196 without losing data. A special case is a 4 disk pool with RAIDZ2. In this
197 situation it is usually better to use 2 mirror vdevs for the better performance
198 as the usable space will be the same.
199
200 Another important factor when using any RAIDZ level is how ZVOL datasets, which
201 are used for VM disks, behave. For each data block the pool needs parity data
202 which is at least the size of the minimum block size defined by the `ashift`
203 value of the pool. With an ashift of 12 the block size of the pool is 4k. The
204 default block size for a ZVOL is 8k. Therefore, in a RAIDZ2 each 8k block
205 written will cause two additional 4k parity blocks to be written,
206 8k + 4k + 4k = 16k. This is of course a simplified approach and the real
207 situation will be slightly different with metadata, compression and such not
208 being accounted for in this example.
209
210 This behavior can be observed when checking the following properties of the
211 ZVOL:
212
213 * `volsize`
214 * `refreservation` (if the pool is not thin provisioned)
215 * `used` (if the pool is thin provisioned and without snapshots present)
216
217 ----
218 # zfs get volsize,refreservation,used <pool>/vm-<vmid>-disk-X
219 ----
220
221 `volsize` is the size of the disk as it is presented to the VM, while
222 `refreservation` shows the reserved space on the pool which includes the
223 expected space needed for the parity data. If the pool is thin provisioned, the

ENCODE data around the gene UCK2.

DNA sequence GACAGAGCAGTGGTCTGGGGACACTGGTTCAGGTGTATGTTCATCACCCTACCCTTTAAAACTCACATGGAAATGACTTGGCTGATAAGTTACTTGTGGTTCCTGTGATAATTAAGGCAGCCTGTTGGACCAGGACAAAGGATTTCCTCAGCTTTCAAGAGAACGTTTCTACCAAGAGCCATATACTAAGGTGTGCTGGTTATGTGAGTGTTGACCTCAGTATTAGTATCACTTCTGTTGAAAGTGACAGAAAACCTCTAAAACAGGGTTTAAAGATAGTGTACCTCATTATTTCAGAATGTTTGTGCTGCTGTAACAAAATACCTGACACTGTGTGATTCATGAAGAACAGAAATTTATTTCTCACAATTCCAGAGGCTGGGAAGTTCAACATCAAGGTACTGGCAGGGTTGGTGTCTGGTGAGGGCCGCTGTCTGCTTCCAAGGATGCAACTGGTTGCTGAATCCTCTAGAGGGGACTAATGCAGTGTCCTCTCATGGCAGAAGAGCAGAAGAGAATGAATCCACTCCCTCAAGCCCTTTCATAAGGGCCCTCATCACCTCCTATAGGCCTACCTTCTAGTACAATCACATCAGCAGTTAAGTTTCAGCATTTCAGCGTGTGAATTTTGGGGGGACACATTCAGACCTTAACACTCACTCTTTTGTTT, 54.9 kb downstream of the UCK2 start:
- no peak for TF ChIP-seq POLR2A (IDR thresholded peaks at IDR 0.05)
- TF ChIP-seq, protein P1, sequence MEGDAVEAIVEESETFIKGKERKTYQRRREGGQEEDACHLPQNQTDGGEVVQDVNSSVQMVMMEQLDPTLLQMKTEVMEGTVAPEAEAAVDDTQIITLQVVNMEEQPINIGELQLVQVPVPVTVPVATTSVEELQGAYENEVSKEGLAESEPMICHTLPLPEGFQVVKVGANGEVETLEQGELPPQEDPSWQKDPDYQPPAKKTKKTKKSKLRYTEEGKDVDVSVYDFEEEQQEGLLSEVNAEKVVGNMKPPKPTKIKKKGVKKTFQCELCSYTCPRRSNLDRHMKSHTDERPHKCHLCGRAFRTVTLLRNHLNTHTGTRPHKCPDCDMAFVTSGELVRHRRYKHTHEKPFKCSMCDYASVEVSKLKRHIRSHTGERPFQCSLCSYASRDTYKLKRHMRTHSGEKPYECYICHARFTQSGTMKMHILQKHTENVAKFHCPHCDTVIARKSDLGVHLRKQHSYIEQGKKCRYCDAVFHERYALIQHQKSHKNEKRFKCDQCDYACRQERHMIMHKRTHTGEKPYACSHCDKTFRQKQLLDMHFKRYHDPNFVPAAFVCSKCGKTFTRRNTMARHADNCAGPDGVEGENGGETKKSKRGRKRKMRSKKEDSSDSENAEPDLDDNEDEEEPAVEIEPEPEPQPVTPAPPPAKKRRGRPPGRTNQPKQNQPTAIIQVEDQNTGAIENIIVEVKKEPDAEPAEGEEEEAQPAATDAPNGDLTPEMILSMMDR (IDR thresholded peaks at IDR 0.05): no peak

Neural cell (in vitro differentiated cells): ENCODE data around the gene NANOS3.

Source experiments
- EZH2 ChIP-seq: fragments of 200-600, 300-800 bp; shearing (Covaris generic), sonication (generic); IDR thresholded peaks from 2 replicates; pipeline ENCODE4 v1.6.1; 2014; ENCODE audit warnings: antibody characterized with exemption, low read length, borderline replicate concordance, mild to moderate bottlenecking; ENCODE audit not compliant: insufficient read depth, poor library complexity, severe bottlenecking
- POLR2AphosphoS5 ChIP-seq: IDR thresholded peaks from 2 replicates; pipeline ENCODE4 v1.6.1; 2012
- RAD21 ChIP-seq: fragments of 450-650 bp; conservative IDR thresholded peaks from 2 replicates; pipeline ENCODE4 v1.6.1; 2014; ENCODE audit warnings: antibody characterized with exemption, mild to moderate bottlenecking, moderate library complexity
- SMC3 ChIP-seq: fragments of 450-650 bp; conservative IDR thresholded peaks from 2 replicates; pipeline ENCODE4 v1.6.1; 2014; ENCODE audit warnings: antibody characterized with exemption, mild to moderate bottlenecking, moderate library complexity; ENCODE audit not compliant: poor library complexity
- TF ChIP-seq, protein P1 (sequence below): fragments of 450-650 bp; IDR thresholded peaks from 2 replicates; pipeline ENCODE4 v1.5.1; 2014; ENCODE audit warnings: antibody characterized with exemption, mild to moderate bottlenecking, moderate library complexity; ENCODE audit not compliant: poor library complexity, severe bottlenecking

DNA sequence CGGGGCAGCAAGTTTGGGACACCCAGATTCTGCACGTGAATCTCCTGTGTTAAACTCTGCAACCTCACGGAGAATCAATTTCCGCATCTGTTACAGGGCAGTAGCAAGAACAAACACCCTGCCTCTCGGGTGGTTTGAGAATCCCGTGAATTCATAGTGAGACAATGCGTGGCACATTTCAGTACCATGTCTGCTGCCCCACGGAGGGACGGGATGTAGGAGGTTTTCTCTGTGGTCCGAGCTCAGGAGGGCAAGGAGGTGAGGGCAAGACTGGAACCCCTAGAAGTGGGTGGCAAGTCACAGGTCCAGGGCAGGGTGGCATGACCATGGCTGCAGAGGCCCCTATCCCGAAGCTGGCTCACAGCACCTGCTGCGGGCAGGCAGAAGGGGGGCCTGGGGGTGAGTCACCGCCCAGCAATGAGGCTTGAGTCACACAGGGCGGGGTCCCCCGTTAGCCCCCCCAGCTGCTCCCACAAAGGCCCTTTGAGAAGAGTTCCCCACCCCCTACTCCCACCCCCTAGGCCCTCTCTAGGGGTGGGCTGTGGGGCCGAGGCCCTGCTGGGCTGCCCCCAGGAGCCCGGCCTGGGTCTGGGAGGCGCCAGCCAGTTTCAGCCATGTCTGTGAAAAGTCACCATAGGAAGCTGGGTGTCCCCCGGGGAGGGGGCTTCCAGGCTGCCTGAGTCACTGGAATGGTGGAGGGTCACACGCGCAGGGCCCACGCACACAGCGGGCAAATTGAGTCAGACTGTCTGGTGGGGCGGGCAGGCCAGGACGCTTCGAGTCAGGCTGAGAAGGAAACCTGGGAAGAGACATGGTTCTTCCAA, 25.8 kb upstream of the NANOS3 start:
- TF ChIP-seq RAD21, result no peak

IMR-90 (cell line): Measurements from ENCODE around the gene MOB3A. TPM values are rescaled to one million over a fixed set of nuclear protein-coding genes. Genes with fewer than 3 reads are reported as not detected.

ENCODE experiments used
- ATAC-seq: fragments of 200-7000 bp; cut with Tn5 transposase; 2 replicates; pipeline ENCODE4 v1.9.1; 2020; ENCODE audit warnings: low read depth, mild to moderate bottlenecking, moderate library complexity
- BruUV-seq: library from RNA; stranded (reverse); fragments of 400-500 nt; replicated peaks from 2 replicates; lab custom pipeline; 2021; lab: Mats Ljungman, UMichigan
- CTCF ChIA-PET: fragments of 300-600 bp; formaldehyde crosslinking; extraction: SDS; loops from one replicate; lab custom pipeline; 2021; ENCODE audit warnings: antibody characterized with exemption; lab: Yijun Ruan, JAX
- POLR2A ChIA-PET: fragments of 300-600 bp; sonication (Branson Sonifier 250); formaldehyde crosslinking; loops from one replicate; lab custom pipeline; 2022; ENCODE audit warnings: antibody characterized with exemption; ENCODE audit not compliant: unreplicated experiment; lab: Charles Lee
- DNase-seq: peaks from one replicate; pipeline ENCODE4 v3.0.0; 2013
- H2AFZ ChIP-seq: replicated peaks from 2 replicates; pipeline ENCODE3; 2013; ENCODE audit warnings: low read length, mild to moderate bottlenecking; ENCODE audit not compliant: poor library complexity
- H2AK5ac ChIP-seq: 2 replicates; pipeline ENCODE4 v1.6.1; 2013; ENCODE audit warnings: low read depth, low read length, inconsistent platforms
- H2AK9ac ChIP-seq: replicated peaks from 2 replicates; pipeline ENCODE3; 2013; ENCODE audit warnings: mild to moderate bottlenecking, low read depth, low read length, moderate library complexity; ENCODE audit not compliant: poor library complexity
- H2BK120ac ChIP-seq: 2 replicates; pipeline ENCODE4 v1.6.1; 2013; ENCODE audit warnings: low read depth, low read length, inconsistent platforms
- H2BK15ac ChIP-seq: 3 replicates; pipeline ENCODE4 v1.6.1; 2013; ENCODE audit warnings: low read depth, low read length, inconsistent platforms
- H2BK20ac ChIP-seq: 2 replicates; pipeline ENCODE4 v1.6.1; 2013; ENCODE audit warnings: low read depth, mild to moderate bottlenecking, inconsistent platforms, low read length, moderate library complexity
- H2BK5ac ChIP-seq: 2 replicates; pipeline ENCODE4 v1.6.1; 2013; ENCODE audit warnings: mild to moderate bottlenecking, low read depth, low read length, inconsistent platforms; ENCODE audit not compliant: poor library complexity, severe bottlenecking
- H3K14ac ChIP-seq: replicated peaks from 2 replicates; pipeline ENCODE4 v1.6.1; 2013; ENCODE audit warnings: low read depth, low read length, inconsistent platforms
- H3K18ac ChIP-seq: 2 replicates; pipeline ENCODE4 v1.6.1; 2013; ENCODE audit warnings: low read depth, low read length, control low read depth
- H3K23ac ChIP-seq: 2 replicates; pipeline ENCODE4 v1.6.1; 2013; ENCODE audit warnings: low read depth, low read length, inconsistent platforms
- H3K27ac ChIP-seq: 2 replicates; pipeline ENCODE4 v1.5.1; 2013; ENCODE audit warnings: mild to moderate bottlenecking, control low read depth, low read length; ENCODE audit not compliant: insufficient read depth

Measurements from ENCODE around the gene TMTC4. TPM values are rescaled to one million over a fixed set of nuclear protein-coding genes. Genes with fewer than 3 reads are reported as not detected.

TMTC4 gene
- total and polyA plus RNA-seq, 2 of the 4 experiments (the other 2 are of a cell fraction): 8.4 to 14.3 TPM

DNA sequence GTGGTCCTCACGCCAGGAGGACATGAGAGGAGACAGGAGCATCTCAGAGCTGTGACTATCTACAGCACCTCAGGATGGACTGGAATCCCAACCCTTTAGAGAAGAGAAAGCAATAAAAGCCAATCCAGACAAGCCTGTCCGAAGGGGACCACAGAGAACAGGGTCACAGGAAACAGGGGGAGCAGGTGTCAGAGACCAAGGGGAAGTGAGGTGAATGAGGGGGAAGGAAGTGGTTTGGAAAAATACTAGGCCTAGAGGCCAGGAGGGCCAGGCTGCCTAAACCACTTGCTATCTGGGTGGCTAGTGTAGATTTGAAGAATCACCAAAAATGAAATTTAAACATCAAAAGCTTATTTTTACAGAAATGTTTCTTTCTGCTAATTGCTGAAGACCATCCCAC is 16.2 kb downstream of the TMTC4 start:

224 `refreservation` will be set to 0. Another way to observe the behavior is to
225 compare the used disk space within the VM and the `used` property. Be aware
226 that snapshots will skew the value.
227
228 There are a few options to counter the increased use of space:
229
230 * Increase the `volblocksize` to improve the data to parity ratio
231 * Use 'mirror' vdevs instead of 'RAIDZ'
232 * Use `ashift=9` (block size of 512 bytes)
233
234 The `volblocksize` property can only be set when creating a ZVOL. The default
235 value can be changed in the storage configuration. When doing this, the guest
236 needs to be tuned accordingly and depending on the use case, the problem of
237 write amplification if just moved from the ZFS layer up to the guest.
238
239 Using `ashift=9` when creating the pool can lead to bad
240 performance, depending on the disks underneath, and cannot be changed later on.
241
242 Mirror vdevs (RAID1, RAID10) have favorable behavior for VM workloads. Use
243 them, unless your environment has specific needs and characteristics where
244 RAIDZ performance characteristics are acceptable.
245
246
247 Bootloader
248 ~~~~~~~~~~
249
250 {pve} uses xref:sysboot_proxmox_boot_tool[`proxmox-boot-tool`] to manage the
251 bootloader configuration.
252 See the chapter on xref:sysboot[{pve} host bootloaders] for details.
253
254
255 ZFS Administration
256 ~~~~~~~~~~~~~~~~~~
257
258 This section gives you some usage examples for common tasks. ZFS
259 itself is really powerful and provides many options. The main commands
260 to manage ZFS are `zfs` and `zpool`. Both commands come with great
261 manual pages, which can be read with:
262
263 ----
264 # man zpool
265 # man zfs
266 -----
267
268 [[sysadmin_zfs_create_new_zpool]]
269 Create a new zpool
270 ^^^^^^^^^^^^^^^^^^
271
272 To create a new pool, at least one disk is needed. The `ashift` should
273 have the same sector-size (2 power of `ashift`) or larger as the